Q:

How are the Milky Way galaxy and the Centaurus constellation similar?

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Quick Answer

Although the first is a constellation and the second is a galaxy, Centaurus has a spiral structure similar to the Milky Way's, with a dense core and arms that extend outward. Astronomers suspect that Centaurus contains a black hole much like the one found in the center of the Milky Way.

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Full Answer

The constellation Centaurus, located in the southern sky, holds a number of notable stars and one globular cluster that are visible to the naked eye. The binary star system Alpha Centauri has two stars orbiting each other, one very similar to the sun in size and the other slightly smaller. Both are about 4.3 light years from the sun, making it the closest star system to Earth. The globular cluster Omega Centauri contains millions of stars relatively close together, and the movements of these stars suggest it has a black hole at its center. Astronomers think the cluster is 12 billion years old and came from a dwarf galaxy absorbed by the Milky Way.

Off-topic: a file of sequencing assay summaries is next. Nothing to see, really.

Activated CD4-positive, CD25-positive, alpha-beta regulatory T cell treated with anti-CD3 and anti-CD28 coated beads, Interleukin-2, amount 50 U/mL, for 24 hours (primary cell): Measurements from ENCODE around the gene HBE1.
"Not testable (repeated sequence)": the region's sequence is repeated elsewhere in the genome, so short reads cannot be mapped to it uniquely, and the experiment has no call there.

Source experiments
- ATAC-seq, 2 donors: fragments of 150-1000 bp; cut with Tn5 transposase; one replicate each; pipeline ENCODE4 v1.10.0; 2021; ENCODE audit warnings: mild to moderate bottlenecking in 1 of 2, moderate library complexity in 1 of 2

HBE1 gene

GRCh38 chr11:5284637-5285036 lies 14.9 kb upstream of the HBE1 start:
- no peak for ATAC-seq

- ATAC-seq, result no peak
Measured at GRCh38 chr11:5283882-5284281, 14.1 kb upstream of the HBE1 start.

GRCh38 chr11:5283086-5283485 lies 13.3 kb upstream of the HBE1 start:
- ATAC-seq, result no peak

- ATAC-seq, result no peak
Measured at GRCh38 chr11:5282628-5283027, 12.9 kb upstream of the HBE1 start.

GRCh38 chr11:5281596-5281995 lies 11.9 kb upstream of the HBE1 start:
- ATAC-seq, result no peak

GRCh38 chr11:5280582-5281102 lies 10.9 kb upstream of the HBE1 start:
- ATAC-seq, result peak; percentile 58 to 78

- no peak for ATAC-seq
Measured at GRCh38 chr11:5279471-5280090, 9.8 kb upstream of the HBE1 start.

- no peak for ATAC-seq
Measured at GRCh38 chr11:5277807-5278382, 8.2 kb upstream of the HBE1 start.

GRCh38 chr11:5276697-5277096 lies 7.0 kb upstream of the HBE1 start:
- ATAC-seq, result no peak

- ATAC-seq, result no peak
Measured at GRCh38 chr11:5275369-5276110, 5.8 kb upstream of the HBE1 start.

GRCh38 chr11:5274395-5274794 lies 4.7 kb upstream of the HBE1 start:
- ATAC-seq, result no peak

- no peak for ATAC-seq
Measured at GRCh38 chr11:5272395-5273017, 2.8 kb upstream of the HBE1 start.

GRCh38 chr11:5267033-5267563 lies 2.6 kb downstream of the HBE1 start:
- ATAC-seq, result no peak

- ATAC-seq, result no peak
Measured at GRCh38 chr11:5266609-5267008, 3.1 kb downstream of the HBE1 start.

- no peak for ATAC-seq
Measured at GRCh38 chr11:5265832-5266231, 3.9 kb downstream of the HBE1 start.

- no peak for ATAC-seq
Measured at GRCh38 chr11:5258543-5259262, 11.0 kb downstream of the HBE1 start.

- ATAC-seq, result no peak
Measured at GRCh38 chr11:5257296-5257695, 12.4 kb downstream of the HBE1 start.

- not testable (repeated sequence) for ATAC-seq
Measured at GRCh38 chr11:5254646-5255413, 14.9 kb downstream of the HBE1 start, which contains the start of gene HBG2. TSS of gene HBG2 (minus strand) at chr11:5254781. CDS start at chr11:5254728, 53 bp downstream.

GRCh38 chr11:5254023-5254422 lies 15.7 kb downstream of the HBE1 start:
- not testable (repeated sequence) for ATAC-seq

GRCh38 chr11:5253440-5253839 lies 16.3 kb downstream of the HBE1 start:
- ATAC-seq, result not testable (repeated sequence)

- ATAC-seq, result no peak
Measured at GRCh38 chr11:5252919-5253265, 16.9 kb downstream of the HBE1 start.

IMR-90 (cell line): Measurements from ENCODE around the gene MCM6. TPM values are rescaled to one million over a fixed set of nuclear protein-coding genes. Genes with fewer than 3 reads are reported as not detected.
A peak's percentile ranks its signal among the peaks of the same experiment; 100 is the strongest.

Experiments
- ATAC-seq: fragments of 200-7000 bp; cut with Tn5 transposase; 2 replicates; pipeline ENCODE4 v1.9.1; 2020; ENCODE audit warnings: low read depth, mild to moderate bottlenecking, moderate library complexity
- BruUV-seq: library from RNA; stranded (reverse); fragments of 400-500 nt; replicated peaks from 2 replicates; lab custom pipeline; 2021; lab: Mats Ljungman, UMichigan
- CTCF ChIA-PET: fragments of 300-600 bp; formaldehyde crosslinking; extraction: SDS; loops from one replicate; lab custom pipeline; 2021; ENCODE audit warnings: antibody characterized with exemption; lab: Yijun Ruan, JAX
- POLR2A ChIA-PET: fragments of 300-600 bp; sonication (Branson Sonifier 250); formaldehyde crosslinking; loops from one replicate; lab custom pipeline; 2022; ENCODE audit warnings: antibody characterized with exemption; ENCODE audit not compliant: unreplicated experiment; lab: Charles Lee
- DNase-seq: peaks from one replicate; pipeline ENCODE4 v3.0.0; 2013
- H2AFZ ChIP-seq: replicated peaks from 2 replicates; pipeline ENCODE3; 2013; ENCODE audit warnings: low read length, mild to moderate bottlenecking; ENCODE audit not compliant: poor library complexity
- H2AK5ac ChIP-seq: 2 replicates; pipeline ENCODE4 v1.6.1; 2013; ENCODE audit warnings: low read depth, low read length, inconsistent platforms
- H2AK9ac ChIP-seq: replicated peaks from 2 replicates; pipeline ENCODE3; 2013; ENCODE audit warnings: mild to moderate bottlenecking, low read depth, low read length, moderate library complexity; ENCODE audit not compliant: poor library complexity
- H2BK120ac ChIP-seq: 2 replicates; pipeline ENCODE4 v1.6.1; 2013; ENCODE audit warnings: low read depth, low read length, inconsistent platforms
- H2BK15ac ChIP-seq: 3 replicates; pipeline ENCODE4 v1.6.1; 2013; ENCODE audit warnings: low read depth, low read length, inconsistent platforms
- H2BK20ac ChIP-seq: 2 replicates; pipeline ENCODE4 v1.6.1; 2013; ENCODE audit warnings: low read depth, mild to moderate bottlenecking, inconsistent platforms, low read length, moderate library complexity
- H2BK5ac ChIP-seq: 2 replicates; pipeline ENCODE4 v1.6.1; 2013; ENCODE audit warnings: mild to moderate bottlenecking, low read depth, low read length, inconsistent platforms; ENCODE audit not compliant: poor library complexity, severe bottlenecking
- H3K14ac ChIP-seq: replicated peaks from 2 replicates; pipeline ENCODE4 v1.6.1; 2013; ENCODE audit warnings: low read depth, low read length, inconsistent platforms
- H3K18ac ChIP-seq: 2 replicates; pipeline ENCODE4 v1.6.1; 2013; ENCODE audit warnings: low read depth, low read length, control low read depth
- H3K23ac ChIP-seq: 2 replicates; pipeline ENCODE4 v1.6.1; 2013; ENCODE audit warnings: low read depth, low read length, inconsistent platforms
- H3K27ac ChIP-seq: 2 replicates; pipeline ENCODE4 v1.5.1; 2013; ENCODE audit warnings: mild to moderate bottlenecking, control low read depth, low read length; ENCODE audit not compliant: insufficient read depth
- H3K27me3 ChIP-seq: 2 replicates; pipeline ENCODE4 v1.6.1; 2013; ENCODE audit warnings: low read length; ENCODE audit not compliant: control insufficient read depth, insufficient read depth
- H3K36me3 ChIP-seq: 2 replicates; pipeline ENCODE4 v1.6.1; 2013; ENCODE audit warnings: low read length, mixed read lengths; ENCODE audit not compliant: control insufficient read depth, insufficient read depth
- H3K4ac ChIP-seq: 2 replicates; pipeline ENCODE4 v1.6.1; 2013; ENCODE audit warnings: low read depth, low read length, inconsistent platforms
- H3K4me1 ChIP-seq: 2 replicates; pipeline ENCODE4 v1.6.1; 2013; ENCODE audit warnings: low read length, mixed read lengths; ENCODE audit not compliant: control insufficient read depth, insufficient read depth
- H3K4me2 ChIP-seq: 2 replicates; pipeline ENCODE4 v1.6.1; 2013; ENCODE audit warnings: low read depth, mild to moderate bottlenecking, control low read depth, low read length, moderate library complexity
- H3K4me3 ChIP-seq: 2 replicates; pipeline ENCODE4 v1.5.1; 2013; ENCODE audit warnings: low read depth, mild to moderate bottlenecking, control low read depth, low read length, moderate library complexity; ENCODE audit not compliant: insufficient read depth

Because Centaurus lies along one of the Milky Way’s spiral arms, it contains a large number of other interesting stars, all requiring a telescope for observation. Beyond the Milky Way the constellation also contains many different kinds of clusters and galaxies, including Centaurus A, the fifth brightest galaxy and a strong source of radio data.

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